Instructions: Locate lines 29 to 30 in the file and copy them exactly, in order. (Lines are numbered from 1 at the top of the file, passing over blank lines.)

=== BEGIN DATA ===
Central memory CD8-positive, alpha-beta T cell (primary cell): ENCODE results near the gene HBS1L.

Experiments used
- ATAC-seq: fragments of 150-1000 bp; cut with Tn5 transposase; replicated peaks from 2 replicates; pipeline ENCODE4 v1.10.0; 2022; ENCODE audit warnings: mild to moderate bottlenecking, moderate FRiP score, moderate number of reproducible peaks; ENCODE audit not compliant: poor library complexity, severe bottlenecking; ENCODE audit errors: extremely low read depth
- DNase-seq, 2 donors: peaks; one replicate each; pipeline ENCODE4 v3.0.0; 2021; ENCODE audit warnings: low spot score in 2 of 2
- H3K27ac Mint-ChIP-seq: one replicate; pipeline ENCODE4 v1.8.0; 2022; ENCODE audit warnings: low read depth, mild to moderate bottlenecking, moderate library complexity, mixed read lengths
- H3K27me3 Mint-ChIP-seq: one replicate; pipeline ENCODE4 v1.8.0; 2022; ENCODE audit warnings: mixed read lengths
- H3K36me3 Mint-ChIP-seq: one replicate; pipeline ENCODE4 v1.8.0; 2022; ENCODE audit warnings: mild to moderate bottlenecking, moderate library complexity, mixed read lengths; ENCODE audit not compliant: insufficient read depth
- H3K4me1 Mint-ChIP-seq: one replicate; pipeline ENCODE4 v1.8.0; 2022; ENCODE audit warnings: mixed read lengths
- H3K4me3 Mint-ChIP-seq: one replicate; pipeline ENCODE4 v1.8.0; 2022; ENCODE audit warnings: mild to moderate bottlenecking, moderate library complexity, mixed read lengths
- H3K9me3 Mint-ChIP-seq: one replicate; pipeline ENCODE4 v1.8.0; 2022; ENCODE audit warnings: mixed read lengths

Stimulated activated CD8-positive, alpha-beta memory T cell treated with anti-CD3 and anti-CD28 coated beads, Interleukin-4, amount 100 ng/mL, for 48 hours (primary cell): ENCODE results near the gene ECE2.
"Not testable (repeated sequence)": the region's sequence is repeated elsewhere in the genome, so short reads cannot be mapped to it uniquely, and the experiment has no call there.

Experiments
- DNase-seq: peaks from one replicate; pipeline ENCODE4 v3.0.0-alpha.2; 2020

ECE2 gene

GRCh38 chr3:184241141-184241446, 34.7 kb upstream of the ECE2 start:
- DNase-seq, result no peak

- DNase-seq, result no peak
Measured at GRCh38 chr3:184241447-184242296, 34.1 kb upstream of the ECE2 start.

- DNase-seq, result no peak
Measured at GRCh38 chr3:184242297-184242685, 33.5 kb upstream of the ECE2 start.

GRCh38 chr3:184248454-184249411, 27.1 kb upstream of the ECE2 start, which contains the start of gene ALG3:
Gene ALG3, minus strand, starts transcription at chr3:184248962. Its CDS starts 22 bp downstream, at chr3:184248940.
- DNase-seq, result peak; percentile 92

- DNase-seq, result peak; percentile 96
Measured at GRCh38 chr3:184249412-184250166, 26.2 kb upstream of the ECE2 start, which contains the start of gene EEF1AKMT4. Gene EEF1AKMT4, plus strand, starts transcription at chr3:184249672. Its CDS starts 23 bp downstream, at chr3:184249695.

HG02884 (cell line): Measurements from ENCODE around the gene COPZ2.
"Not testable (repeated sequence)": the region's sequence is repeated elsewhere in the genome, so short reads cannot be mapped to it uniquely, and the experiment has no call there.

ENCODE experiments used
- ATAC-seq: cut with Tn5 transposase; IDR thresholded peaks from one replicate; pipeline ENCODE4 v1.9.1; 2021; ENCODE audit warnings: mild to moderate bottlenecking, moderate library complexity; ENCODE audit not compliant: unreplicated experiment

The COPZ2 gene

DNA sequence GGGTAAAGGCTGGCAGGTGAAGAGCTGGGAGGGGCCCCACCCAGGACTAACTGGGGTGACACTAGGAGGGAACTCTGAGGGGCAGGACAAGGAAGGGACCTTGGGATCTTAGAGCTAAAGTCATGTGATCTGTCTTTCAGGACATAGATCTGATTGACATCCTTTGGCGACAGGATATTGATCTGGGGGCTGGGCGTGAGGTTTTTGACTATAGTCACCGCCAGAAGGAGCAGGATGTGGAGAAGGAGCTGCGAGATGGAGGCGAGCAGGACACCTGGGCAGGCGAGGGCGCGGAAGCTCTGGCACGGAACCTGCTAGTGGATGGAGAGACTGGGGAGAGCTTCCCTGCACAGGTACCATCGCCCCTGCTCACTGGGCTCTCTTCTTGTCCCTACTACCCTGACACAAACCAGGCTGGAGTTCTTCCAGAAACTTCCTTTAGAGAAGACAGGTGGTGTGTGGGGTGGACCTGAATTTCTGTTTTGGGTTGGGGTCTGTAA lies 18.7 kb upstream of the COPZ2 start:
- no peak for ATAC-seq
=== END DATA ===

ENCODE experiments used
- ATAC-seq: cut with Tn5 transposase; IDR thresholded peaks from one replicate; pipeline ENCODE4 v1.9.1; 2021; ENCODE audit warnings: mild to moderate bottlenecking, moderate library complexity; ENCODE audit not compliant: unreplicated experiment